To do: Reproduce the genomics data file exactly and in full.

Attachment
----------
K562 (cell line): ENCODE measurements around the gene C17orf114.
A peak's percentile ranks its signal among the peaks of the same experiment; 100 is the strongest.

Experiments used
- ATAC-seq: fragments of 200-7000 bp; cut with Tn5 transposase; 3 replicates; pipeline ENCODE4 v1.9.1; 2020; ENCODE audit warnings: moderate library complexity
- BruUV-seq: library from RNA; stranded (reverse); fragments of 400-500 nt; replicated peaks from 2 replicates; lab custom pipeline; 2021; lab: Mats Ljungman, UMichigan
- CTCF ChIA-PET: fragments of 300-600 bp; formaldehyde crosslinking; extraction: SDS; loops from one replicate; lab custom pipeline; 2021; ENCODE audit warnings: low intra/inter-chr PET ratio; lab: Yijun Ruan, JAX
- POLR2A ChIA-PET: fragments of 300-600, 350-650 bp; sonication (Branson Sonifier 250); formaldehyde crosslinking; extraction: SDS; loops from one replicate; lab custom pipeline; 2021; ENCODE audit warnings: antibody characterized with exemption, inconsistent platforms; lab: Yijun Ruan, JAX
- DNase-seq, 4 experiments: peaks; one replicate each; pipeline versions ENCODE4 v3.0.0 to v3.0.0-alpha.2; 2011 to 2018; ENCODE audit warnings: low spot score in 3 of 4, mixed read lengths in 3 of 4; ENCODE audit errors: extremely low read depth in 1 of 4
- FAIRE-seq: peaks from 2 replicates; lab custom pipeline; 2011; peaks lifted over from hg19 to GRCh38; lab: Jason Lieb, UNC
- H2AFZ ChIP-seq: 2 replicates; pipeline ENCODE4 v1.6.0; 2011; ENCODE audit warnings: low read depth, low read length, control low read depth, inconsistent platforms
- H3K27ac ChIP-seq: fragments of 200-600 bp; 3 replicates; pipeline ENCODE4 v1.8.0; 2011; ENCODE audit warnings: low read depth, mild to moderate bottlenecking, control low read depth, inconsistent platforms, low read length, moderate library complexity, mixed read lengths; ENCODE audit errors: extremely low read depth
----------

K562 (cell line): ENCODE measurements around the gene C17orf114.
A peak's percentile ranks its signal among the peaks of the same experiment; 100 is the strongest.

Experiments used
- ATAC-seq: fragments of 200-7000 bp; cut with Tn5 transposase; 3 replicates; pipeline ENCODE4 v1.9.1; 2020; ENCODE audit warnings: moderate library complexity
- BruUV-seq: library from RNA; stranded (reverse); fragments of 400-500 nt; replicated peaks from 2 replicates; lab custom pipeline; 2021; lab: Mats Ljungman, UMichigan
- CTCF ChIA-PET: fragments of 300-600 bp; formaldehyde crosslinking; extraction: SDS; loops from one replicate; lab custom pipeline; 2021; ENCODE audit warnings: low intra/inter-chr PET ratio; lab: Yijun Ruan, JAX
- POLR2A ChIA-PET: fragments of 300-600, 350-650 bp; sonication (Branson Sonifier 250); formaldehyde crosslinking; extraction: SDS; loops from one replicate; lab custom pipeline; 2021; ENCODE audit warnings: antibody characterized with exemption, inconsistent platforms; lab: Yijun Ruan, JAX
- DNase-seq, 4 experiments: peaks; one replicate each; pipeline versions ENCODE4 v3.0.0 to v3.0.0-alpha.2; 2011 to 2018; ENCODE audit warnings: low spot score in 3 of 4, mixed read lengths in 3 of 4; ENCODE audit errors: extremely low read depth in 1 of 4
- FAIRE-seq: peaks from 2 replicates; lab custom pipeline; 2011; peaks lifted over from hg19 to GRCh38; lab: Jason Lieb, UNC
- H2AFZ ChIP-seq: 2 replicates; pipeline ENCODE4 v1.6.0; 2011; ENCODE audit warnings: low read depth, low read length, control low read depth, inconsistent platforms
- H3K27ac ChIP-seq: fragments of 200-600 bp; 3 replicates; pipeline ENCODE4 v1.8.0; 2011; ENCODE audit warnings: low read depth, mild to moderate bottlenecking, control low read depth, inconsistent platforms, low read length, moderate library complexity, mixed read lengths; ENCODE audit errors: extremely low read depth